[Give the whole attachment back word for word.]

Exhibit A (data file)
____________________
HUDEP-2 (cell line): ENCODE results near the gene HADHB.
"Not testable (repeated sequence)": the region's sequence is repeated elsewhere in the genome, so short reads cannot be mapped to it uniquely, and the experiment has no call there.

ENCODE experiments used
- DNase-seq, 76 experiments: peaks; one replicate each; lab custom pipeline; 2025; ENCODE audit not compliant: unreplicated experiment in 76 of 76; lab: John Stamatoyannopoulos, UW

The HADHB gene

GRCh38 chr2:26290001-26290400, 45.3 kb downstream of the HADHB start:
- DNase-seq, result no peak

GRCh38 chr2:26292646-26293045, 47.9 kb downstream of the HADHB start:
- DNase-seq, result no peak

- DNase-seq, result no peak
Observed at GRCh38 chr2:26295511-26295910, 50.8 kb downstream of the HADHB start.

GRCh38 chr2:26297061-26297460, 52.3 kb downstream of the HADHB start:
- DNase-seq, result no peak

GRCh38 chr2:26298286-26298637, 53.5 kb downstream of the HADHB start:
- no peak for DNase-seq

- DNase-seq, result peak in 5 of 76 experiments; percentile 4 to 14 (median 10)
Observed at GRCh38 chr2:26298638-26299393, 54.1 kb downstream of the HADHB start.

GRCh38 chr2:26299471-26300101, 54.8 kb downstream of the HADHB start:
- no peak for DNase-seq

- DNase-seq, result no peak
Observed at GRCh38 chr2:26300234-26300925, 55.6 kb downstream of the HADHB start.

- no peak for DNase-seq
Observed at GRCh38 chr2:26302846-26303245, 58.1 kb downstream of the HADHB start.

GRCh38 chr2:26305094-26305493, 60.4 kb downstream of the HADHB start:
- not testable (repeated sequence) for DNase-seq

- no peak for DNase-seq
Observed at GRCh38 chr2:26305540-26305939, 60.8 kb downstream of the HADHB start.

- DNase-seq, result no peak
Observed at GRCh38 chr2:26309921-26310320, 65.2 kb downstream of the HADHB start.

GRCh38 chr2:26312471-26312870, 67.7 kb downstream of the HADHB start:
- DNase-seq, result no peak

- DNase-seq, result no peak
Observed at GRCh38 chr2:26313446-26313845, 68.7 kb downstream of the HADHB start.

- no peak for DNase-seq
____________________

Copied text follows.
HUDEP-2 (cell line): ENCODE results near the gene HADHB.
"Not testable (repeated sequence)": the region's sequence is repeated elsewhere in the genome, so short reads cannot be mapped to it uniquely, and the experiment has no call there.

ENCODE experiments used
- DNase-seq, 76 experiments: peaks; one replicate each; lab custom pipeline; 2025; ENCODE audit not compliant: unreplicated experiment in 76 of 76; lab: John Stamatoyannopoulos, UW

The HADHB gene

GRCh38 chr2:26290001-26290400, 45.3 kb downstream of the HADHB start:
- DNase-seq, result no peak

GRCh38 chr2:26292646-26293045, 47.9 kb downstream of the HADHB start:
- DNase-seq, result no peak

- DNase-seq, result no peak
Observed at GRCh38 chr2:26295511-26295910, 50.8 kb downstream of the HADHB start.

GRCh38 chr2:26297061-26297460, 52.3 kb downstream of the HADHB start:
- DNase-seq, result no peak

GRCh38 chr2:26298286-26298637, 53.5 kb downstream of the HADHB start:
- no peak for DNase-seq

- DNase-seq, result peak in 5 of 76 experiments; percentile 4 to 14 (median 10)
Observed at GRCh38 chr2:26298638-26299393, 54.1 kb downstream of the HADHB start.

GRCh38 chr2:26299471-26300101, 54.8 kb downstream of the HADHB start:
- no peak for DNase-seq

- DNase-seq, result no peak
Observed at GRCh38 chr2:26300234-26300925, 55.6 kb downstream of the HADHB start.

- no peak for DNase-seq
Observed at GRCh38 chr2:26302846-26303245, 58.1 kb downstream of the HADHB start.

GRCh38 chr2:26305094-26305493, 60.4 kb downstream of the HADHB start:
- not testable (repeated sequence) for DNase-seq

- no peak for DNase-seq
Observed at GRCh38 chr2:26305540-26305939, 60.8 kb downstream of the HADHB start.

- DNase-seq, result no peak
Observed at GRCh38 chr2:26309921-26310320, 65.2 kb downstream of the HADHB start.

GRCh38 chr2:26312471-26312870, 67.7 kb downstream of the HADHB start:
- DNase-seq, result no peak

- DNase-seq, result no peak
Observed at GRCh38 chr2:26313446-26313845, 68.7 kb downstream of the HADHB start.

- no peak for DNase-seq